UK chemicals recover?

C&I Issue 9, 2020

Read time: 3 mins

Neil Eisberg | Editor

Health and the economic situation remain top of everyone’s agenda while the Covid-19 pandemic seems to surge and retreat in countries around the world on an almost daily basis. In most cases, the news revolves around lost sales and jobs, and calls for government aid to ride out the storm.

While other industry sectors appear to be suffering to a greater degree over recent months, the UK chemical sector seems to be holding its own. According to the UK Chemical Industries Association, the industry has seen a halt in the decline in sales in early 2020. Companies are reporting stability or even improvement.

In a survey of CIA member companies, half of respondents said that in Q2 2020 , exports to the EU and also to the rest of the world had remained at current levels or improved, as had capital expenditure and business utilisation. In addition, 80% reported stability and growth in employee numbers and the amount invested in R&D.

Looking at Q3, 80% of the businesses see stability and improvement in domestic sales and global exports, and over 70% see the same happening to their EU exports and to capital expenditure with any job losses and reductions in R&D expenditure occurring in around 10% of companies.

In early August 2020, CIA Chief Executive Steve Elliott said: ‘Given the huge challenges earlier in the year, it is good to see some stability has been reached. Our member data confirms what we’ve seen in the official figures from the Office of National Statistics (ONS) for the first five months of the year.

‘As businesses predict the next twelve months, some optimism remains but it is very hard to be clear. A return to levels of the pandemic similar to those we saw earlier this year, coupled with Brexit, means we cannot be confident to the degree we would like.

‘While the majority of businesses are predicting an even stronger export performance (52%), ramping up in stability of new orders (75%) and the same prediction for production levels, jobs and R&D, plus greater capacity utilisation, the uncertain outcomes of the Brexit talks and any Covid-19 spike means the tremendous hard work shown by businesses in the sector could be at risk. I hope this is not the case and we will continue working to support the need to fight the pandemic and deliver strong business performance.’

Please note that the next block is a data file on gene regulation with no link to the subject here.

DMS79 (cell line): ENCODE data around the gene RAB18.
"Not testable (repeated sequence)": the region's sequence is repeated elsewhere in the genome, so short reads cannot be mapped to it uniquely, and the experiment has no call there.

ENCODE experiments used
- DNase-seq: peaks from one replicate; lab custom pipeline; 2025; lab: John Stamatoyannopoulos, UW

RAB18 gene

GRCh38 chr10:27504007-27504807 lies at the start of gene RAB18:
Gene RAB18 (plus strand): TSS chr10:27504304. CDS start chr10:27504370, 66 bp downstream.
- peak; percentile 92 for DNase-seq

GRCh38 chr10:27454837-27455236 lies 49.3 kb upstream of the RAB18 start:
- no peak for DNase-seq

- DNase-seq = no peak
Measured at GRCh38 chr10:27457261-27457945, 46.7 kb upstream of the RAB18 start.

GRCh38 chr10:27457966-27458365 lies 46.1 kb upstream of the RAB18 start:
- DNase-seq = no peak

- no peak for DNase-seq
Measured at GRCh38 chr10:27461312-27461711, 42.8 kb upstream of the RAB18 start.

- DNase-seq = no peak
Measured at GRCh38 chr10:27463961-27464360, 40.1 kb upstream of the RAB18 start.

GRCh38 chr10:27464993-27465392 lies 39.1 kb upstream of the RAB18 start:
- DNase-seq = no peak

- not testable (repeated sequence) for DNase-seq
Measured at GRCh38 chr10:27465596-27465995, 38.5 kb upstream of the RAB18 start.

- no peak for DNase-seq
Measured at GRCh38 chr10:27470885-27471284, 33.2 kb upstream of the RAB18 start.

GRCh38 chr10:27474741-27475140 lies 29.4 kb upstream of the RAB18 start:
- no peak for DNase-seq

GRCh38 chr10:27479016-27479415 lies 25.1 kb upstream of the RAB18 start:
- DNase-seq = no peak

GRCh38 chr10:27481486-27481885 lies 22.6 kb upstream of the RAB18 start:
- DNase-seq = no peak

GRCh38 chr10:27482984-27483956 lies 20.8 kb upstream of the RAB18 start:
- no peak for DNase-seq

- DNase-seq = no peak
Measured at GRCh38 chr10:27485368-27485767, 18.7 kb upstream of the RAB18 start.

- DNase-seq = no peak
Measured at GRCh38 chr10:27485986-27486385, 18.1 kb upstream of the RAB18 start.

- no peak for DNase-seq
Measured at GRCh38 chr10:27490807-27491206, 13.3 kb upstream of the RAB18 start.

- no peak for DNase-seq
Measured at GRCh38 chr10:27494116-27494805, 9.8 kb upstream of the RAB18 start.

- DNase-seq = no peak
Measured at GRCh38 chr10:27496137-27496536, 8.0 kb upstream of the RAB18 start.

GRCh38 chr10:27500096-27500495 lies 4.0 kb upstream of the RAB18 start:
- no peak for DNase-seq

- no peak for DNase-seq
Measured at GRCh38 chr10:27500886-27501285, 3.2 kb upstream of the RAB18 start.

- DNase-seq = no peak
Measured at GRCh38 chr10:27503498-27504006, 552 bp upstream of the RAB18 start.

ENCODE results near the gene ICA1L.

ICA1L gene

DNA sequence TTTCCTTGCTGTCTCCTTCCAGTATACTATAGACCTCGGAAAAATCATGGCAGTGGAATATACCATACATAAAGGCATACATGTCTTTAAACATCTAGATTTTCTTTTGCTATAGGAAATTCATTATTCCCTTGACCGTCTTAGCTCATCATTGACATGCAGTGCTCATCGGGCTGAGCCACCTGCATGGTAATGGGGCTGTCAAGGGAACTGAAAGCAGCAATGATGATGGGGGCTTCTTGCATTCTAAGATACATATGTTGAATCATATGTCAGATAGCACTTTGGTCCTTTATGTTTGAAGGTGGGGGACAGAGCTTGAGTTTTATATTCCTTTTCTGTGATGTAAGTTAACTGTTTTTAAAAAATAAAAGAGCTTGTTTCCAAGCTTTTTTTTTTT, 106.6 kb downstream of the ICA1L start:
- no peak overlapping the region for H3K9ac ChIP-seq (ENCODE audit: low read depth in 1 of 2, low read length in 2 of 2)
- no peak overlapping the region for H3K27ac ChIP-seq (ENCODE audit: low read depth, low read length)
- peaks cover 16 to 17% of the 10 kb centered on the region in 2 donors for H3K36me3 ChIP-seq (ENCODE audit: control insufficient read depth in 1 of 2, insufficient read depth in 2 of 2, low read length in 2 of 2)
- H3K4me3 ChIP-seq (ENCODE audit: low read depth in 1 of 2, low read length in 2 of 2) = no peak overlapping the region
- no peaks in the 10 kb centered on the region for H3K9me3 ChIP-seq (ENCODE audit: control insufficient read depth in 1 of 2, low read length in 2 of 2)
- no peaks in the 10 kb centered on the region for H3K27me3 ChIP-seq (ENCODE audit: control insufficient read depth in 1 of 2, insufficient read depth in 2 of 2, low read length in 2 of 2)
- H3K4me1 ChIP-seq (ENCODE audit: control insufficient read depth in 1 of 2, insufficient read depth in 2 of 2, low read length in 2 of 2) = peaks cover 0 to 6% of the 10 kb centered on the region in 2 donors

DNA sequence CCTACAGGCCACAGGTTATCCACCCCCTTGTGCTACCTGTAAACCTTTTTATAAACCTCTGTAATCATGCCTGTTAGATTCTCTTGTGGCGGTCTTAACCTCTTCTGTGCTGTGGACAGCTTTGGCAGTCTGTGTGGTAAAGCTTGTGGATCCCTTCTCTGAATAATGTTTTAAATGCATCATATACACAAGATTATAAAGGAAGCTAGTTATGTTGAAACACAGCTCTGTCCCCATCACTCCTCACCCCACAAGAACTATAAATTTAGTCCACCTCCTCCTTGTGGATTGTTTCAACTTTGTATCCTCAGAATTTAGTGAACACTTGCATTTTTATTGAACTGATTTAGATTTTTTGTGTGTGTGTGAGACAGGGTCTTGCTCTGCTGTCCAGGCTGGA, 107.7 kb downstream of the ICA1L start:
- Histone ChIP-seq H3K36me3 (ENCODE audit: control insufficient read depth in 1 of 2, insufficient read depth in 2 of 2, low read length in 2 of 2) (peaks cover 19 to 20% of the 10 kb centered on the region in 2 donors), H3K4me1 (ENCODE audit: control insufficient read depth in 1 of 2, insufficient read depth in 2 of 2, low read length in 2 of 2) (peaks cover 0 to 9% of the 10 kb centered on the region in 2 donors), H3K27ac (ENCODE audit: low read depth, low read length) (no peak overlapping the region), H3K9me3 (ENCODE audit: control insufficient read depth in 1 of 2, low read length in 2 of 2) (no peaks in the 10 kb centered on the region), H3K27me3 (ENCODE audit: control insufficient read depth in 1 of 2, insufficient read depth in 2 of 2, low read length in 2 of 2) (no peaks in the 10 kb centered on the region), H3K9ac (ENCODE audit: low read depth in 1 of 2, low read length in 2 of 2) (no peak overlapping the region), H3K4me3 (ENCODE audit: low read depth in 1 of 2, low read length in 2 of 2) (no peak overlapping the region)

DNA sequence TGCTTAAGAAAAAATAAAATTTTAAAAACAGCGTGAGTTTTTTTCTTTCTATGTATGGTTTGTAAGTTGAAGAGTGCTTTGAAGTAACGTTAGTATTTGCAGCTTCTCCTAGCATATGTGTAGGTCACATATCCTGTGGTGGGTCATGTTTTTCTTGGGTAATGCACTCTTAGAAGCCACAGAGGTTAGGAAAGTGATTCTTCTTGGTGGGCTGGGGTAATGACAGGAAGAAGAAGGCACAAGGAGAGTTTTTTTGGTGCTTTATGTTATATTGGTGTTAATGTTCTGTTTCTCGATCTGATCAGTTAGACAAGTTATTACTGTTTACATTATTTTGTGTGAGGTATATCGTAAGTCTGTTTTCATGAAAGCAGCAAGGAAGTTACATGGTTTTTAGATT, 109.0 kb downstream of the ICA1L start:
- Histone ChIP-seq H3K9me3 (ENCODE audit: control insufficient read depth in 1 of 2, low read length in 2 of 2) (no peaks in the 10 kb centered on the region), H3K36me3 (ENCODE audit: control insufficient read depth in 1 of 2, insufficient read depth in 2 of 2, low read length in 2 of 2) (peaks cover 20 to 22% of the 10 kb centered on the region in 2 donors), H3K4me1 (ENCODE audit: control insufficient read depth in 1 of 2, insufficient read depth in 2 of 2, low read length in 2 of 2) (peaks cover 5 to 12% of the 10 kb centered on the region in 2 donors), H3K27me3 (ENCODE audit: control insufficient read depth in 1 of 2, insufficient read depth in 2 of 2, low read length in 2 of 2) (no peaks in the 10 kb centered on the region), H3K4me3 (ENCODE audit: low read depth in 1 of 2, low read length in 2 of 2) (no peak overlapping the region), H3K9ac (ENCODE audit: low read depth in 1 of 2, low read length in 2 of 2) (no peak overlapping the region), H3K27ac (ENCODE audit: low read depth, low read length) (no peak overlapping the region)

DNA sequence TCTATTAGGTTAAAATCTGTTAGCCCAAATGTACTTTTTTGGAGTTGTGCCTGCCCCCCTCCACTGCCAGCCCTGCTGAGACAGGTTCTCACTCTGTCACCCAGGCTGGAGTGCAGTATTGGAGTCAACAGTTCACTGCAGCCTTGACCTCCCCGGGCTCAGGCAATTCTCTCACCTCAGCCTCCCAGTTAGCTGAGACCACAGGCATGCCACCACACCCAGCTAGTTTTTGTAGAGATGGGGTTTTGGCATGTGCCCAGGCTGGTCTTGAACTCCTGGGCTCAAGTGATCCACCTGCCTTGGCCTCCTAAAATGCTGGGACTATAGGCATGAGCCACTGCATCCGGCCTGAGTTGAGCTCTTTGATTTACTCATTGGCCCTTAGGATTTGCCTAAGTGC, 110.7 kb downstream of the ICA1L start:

As Elliott hinted, however, the picture is not entirely rosy. ‘Some of the markets we supply – healthcare, food and drink, and some consumer goods areas – are clearly performing better than those such as automotive and construction. Autumn demand stimulus packages for those manufacturing industries that have been hardest hit will help the entire supply chain.

‘More directly, what we as a sector need is a successful conclusion to the UK/EU trade talks including tariff-free frictionless trade and regulatory consistency; taxation reform through a reduction in corporation tax; improved incentives for R&D; and a new green energy deal with a serious review of energy cost’.

Summing up, he said: ‘In this uncertain world, there is now the chance for the UK government to set a clear business agenda for the future that creates investment opportunities across the whole of the UK and the chemical sector hopes it will rise to that challenge. With the right conditions, we can maintain and grow our significant export performance, providing a strong and resilient chemical supply chain that underpins all other industrial sectors, jobs and growth across the country.’

The picture for SMEs across the whole UK manufacturing sector, however, is not so optimistic with output volumes falling at the fastest rate on record since October 1988, during the financial crisis, according to the most recent CBI SME Trend Survey. Total new orders also declined at the quickest rate on record, and the fall in headcounts, down 43%, matched the record decline during the financial crisis, down 44%. However, the CBI says that business sentiment improved slightly in Q2, up 9%, following a rapid decline in April 2020, down 81%, but export sentiment fell at a much slower rate than the record drop in Q1.

For Q3, output is expected to recover at a slow pace, with total new orders expected to remain much the same. Over the next year, capital investment is forecast to fall 51% for buildings and 42% for plant and machinery, with product and process dropping by 7%. These falls in expenditure are said to be due to uncertainty about demand, highlighted by 75% of survey respondents, as well as inadequate net return (47%), internal finance shortages (38%), inability to raise external finance (29%) and labour shortages (33%).

While larger concerns in the chemical sector, appear to be weathering the Covid storm, SMEs across the board are suffering along with other sectors of the economy. With no immediate end in sight for the crisis, and the availability of vaccines uncertain, the chemical sector as a supplier to the rest of the manufacturing sector and beyond will need its current optimism.